Fed Up with Being Kept in Books, Maurice Sendak's Scary Wild Things Get Loose on the Stage and Toy Counters
For years, Sendak's potent, sometimes dark and fantastic vision of childhood has captured the imagination of young fans, and this fall the evidence of that is more tangible than ever. Wild Things fever is raging through the land, fueled not only by Sendak's delightful opera but also by the appearance in stores coast to coast of Wild Things dolls. (They range in price according to size from $13.50 to $159.95.) "I relish the fantasy of Wild Things driving Cabbage Patch dolls bananas," Sendak says with a chuckle. "Maybe next year you will have to send Cabbage Patch Kids to a mental clinic. Anything to get those ugly creatures out of the house." Grrrrr.
Besides checking on the health of his monsters, Sendak is keeping busy doing what he has always done—making new books. Over the years he has illustrated more than 80 of them, including his famous trilogy: Where the Wild Things Are (1963), In the Night Kitchen (1970) and Outside Over There (1981). And now, with an estimated 20 million of his books in print, two more works, both illustrated by the master, are on the way. Using in part his celebrated production designs for the Janacek opera which were destroyed in a fire, Sendak has illustrated The Cunning Little Vixen, a Czech fable by Rudolf Tesnohlidek (Farrar, Straus & Giroux, $19.95) and In Grandpa's House, a quiet collection of reminiscences and fairy tales by his father, Philip Sendak (Harper & Row, $9.95).
In addition to his prodigious book credits, Sendak has a long history of affection for opera. A buff since childhood, Sendak was handed what he calls a lifeline to his love in 1981, when director Frank Corsaro invited him to collaborate on Mozart's The Magic Flute for the Houston Grand Opera. "I was terrified," Sendak recalls. "If I failed I would have been desolate. But I was very lucky. It worked out." He has since designed sets and costumes for five other operas, including The Cunning Little Vixen, The Love for Three Oranges and Higglety Pigglety Pop. Ahead, fans, are Ravel's L'Enfant et les Sortilèges and L'Heure Espanole and Mozart's unfinished The Goose of Cairo, both for the Kansas City Lyric Opera. Explaining his fascination, Sendak biographer Selma G. Lanes has written, "The operatic stage loomed like the ideal outsized animated popup book, a place where his haunting vision of childhood could attain a magical, living dimension."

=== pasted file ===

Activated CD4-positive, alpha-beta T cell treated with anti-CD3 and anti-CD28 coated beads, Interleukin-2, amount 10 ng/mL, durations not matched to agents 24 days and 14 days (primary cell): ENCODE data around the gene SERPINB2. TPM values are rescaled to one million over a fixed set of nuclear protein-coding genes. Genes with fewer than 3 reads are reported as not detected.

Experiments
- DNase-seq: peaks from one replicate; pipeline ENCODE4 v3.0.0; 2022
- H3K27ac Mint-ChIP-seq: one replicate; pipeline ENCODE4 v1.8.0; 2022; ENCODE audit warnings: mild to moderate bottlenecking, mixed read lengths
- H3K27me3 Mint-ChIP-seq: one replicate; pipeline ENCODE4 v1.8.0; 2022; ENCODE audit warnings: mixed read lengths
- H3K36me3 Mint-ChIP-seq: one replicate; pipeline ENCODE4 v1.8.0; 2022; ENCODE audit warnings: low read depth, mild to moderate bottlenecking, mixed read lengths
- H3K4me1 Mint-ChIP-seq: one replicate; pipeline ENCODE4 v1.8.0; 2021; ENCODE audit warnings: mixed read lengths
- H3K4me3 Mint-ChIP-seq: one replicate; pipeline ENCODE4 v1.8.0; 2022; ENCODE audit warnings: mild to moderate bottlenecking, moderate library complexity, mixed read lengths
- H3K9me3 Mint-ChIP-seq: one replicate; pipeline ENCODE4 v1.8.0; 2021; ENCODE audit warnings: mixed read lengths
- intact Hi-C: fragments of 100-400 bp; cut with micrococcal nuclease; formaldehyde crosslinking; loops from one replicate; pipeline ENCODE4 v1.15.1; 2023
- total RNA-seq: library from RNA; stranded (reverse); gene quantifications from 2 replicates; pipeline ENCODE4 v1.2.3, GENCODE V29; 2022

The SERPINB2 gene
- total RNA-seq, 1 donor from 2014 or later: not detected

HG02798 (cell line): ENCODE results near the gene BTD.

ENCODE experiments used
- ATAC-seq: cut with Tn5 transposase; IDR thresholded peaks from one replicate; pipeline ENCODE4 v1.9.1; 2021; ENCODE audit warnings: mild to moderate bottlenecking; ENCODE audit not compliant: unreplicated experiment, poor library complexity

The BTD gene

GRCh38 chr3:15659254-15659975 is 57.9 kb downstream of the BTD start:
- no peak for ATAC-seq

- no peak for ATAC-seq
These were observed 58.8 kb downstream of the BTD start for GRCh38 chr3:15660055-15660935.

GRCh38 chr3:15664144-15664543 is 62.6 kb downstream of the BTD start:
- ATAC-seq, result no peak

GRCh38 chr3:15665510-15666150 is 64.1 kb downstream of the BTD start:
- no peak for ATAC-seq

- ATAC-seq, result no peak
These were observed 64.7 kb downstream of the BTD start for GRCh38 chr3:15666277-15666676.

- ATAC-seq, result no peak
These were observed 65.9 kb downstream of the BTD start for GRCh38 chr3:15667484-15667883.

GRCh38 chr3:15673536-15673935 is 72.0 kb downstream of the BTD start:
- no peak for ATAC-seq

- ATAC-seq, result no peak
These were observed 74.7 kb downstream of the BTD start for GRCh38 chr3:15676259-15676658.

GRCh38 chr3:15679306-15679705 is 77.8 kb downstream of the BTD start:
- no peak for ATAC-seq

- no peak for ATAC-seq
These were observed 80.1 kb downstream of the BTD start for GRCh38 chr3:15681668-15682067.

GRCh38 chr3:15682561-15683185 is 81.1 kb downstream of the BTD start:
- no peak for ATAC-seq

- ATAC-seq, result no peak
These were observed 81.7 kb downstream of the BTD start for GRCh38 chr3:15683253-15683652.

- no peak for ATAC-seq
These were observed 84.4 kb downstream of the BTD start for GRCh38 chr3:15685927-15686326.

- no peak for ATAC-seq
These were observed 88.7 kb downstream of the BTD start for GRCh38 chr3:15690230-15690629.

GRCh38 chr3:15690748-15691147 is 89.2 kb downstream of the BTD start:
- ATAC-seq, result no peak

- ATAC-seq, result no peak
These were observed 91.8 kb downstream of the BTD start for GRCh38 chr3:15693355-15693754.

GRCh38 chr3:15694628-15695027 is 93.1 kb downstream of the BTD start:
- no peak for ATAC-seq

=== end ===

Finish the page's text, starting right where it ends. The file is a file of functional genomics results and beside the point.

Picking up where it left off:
That haunting vision springs from Sendak's experiences as a sickly boy in Brooklyn. "I remember all the nourishing feelings of being indoors, in heated rooms, looking outside at the rain falling. I remember sensing the presence of my mother in the kitchen. You could feel the heat radiating out of that room, which was partly kitchen heat and partly her heat."
Sendak, his older brother, Jack, and his sister, Natalie, shared the same room. "Now it would be verboten," Sendak says. "We were inseparable. My brother and I shared abed. My sister slept in another." The trio also created a productive little workshop. Maurice drew, Jack made up stories and Natalie fashioned the book bindings. The children's final masterpiece was a short story called "They Were Inseparable," about a brother and a sister who were passionately in love. Maurice did the drawings on shirt cardboards.
Today Maurice works in a peaceful study in his Connecticut home. Art books and collections of Mickey Mouse memorabilia crowd the shelves around him. Sendak's constant companions—he has never married—are lo, a golden retriever named after the Greek maiden Zeus turned into a heifer, and Runge, a German shepherd named in honor of the 18th-century painter Philipp Otto Runge. His favorite time of the day is bedtime. With his dogs nearby (they turn up as faithful friends in the pages of his books), he will switch on the night-light and reach for a book, often a Thoreau or a Jane Austen. Never one by Maurice Sendak. "Heavens," he says, "why would I ever want to do that?"